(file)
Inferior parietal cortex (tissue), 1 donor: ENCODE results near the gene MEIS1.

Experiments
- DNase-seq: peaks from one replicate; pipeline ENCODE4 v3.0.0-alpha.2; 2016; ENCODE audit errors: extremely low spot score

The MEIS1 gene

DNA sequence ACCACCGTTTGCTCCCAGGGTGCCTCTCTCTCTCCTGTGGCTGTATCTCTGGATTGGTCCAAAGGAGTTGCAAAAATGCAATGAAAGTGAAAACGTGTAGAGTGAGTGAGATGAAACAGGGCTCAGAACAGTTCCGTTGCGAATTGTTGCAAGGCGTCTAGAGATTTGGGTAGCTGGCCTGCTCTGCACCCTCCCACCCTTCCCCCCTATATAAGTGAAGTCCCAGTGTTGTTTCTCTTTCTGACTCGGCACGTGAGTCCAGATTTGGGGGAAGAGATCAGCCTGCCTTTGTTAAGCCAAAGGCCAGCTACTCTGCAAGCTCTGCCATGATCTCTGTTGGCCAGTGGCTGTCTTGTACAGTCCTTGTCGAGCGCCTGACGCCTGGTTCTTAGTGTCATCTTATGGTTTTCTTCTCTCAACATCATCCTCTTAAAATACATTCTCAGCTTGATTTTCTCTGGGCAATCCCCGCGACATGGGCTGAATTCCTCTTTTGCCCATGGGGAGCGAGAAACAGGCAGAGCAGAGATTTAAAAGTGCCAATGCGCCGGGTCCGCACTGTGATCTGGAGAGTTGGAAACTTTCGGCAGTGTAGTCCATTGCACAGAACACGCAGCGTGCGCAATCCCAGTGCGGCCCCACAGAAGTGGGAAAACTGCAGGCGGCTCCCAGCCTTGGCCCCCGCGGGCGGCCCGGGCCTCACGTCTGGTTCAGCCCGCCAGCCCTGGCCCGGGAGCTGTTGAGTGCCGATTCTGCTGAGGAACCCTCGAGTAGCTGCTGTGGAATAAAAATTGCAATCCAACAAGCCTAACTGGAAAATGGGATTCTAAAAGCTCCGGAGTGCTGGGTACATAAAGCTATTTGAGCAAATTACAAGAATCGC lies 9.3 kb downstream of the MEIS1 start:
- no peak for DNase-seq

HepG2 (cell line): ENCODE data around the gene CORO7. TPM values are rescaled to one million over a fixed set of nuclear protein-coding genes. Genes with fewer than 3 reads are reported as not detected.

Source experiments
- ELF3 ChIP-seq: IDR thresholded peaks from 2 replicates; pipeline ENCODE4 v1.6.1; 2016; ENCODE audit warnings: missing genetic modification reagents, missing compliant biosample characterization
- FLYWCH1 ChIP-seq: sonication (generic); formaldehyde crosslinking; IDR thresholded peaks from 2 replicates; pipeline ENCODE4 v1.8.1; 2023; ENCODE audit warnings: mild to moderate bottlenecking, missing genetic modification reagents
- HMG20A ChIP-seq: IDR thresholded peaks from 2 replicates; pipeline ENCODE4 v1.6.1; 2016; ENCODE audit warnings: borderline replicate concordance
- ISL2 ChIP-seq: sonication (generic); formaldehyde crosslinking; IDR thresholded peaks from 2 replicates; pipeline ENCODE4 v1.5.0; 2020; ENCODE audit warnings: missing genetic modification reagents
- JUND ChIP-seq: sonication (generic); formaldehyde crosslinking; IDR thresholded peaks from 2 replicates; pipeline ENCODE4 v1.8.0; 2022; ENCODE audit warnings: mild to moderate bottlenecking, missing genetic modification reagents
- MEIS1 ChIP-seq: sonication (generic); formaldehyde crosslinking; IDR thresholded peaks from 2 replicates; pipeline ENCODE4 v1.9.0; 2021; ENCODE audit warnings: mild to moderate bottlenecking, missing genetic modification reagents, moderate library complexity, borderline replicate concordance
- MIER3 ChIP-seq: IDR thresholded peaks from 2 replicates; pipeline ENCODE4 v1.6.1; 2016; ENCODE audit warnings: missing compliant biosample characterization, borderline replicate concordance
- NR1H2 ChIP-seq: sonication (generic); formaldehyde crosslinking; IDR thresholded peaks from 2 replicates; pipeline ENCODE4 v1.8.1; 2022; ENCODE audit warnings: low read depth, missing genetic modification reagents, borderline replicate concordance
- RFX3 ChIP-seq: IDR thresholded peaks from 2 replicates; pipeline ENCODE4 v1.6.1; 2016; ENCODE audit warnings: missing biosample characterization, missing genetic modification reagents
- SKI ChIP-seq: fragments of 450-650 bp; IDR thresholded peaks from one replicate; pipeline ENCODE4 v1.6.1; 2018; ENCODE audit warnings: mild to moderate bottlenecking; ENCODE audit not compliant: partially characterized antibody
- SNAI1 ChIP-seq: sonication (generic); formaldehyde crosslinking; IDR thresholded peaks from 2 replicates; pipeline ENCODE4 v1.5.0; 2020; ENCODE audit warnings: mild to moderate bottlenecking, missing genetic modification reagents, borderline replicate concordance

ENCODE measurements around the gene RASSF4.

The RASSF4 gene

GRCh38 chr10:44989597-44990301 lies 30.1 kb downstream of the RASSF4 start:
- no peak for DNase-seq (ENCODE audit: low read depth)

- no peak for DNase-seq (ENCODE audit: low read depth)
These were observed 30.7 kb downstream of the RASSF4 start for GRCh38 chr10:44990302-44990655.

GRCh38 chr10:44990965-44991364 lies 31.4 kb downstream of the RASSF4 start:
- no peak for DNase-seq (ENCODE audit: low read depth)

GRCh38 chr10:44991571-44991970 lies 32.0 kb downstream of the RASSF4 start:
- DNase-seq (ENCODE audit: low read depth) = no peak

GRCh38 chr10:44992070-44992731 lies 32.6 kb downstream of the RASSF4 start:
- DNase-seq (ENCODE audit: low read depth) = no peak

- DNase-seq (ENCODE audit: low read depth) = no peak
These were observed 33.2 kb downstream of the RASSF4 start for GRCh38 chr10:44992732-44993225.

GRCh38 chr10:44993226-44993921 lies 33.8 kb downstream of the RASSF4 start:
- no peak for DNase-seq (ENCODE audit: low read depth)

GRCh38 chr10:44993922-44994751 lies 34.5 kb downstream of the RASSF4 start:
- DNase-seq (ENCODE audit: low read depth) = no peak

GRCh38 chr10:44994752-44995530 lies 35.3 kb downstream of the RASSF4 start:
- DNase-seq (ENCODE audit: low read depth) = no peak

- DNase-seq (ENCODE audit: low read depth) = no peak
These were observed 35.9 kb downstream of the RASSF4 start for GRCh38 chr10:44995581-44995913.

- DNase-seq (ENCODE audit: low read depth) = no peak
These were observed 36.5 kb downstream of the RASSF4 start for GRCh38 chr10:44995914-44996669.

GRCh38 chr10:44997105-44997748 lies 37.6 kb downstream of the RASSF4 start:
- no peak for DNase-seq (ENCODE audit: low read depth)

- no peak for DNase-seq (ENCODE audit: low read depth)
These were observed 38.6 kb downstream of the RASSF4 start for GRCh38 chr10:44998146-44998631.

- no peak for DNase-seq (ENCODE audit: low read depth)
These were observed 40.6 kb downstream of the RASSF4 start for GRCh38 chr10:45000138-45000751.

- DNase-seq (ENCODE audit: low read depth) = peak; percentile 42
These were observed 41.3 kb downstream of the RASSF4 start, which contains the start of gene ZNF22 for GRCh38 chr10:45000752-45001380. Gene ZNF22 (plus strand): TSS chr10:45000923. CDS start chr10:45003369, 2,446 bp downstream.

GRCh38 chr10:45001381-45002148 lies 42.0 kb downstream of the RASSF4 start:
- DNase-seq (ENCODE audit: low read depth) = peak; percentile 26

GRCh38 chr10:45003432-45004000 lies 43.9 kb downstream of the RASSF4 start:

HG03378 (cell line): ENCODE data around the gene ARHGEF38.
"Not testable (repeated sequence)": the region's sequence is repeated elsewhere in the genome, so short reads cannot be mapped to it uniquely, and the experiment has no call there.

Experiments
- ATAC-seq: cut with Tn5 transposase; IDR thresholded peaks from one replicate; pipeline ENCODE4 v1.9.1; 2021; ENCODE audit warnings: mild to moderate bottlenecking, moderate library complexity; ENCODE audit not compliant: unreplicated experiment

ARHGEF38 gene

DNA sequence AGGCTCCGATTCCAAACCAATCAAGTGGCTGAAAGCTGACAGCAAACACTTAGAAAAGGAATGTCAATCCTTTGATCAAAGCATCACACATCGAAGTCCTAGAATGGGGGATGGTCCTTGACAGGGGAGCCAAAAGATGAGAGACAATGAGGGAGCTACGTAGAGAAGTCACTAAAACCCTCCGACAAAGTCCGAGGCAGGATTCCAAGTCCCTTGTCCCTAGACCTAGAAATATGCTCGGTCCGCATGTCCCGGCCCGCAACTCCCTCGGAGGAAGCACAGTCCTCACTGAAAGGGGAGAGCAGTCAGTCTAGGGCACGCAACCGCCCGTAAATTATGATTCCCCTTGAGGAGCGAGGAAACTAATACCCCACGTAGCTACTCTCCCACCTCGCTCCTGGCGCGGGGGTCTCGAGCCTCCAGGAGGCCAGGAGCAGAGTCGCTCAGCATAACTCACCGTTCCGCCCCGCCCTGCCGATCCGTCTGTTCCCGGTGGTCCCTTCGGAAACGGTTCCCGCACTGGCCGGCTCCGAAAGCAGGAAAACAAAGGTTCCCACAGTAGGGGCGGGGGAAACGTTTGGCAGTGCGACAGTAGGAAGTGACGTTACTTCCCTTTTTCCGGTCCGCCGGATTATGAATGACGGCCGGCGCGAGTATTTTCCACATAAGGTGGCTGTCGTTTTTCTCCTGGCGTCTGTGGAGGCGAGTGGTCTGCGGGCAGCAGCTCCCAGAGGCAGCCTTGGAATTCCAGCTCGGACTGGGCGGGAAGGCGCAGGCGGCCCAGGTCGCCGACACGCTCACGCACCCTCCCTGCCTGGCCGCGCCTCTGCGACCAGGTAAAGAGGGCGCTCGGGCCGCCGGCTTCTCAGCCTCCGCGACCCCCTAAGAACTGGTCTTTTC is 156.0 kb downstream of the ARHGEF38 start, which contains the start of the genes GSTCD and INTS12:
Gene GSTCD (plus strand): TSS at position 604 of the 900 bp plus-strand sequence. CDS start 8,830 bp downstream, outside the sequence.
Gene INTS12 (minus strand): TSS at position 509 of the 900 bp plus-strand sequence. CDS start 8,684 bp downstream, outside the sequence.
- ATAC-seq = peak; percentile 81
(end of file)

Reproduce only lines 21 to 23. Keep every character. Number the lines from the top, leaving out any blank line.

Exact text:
The RASSF4 gene

GRCh38 chr10:44989597-44990301 lies 30.1 kb downstream of the RASSF4 start:
- no peak for DNase-seq (ENCODE audit: low read depth)